Q: Under Maryland Family Law Section 5-801, what constitutes a responsible person? Is there anything specific?
Child’s other parent leaves them regularly to go bowling with an unknown teenager.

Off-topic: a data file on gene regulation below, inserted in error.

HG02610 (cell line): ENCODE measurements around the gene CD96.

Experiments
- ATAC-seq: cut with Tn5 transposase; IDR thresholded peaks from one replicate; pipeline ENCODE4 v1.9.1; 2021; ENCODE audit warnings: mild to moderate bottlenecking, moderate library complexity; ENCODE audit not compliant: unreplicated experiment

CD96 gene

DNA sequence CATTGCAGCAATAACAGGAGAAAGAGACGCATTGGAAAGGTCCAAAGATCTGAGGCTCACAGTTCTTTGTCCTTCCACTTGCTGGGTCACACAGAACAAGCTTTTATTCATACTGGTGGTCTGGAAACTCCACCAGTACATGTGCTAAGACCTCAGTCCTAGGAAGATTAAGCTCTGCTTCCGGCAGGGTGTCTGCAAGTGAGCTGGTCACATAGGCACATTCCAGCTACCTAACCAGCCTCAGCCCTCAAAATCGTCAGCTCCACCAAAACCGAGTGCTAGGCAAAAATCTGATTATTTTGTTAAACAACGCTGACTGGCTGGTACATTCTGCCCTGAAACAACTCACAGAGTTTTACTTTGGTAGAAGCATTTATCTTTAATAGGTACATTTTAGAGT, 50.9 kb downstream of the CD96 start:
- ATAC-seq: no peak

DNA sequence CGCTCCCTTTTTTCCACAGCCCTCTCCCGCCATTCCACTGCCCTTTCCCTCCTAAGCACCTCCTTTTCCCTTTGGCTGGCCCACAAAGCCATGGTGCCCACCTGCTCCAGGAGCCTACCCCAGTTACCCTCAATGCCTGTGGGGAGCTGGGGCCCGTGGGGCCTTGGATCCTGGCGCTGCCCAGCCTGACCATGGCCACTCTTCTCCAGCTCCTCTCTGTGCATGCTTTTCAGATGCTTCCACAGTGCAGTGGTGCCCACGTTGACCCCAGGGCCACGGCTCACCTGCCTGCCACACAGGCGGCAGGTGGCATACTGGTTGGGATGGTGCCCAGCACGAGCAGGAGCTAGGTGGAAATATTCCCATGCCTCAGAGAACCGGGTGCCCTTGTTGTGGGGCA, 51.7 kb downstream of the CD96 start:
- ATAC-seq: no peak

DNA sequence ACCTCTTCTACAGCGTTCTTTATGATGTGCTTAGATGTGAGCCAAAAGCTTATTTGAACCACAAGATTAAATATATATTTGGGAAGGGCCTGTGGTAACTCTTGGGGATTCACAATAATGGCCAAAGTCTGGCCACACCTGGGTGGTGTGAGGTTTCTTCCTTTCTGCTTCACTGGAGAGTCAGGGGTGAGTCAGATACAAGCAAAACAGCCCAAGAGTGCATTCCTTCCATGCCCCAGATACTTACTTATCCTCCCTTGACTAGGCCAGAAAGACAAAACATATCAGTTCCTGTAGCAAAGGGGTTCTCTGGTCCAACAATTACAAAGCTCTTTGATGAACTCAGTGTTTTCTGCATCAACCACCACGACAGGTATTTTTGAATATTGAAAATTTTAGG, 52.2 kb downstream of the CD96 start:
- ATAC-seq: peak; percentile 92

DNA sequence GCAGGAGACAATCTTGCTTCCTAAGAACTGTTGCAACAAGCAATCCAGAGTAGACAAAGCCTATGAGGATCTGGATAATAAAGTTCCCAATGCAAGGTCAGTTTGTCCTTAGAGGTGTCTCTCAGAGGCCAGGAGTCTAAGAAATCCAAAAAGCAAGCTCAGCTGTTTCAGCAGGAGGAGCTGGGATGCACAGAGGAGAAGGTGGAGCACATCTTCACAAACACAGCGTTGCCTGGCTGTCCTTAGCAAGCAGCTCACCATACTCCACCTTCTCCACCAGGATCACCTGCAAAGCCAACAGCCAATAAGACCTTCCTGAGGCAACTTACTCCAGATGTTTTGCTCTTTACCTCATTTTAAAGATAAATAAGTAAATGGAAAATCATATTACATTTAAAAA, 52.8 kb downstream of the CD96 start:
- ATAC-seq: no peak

A: 13 years or oder is the only specificity contained in the law. "Responsible" is meant to be vague, since there are some very mature and capable 13 year olds, as well as many irresponsible, careless and inappropriate adults. It also changes with the circumstances. For instance, you might not send a 13 year old alone with a toddler to go on rides at a crowded carnival late at night, but you might have them babysit for two hours a home while you go out to dinner. A 13 year old (or anyone of any age) who has a known history and propensity for committing crimes, acting recklessly, drinking alcohol or doing drugs, etc. would likely be considered not to be a responsible person, while a 13 year old who never misses school, gets good grades, and has shown a maturty to handle situations without fear and is attentive and careful with children, would be a good babysitter in the home. If the child being watched has special needs, medical issues, or behavioral issues that require a caretaker who can take appropriate actions (like basic medical care, emotional coping tools, and appropriate physical strength to manage physical outburts like seizures or other conditions), then most 13 year olds would probably lack those skills. If the parent exercising custody or visitation during these absences is really never present, and you feel that there is no "parenting" going on during their visitation--then you might argue that it is not in the best interests of the child to be at that parent's household since they are not, in fact, exercising any visitation. However, merely because a parent goes out for a few hours and provides a babysitter does not mean they lose visitation rights with their children.
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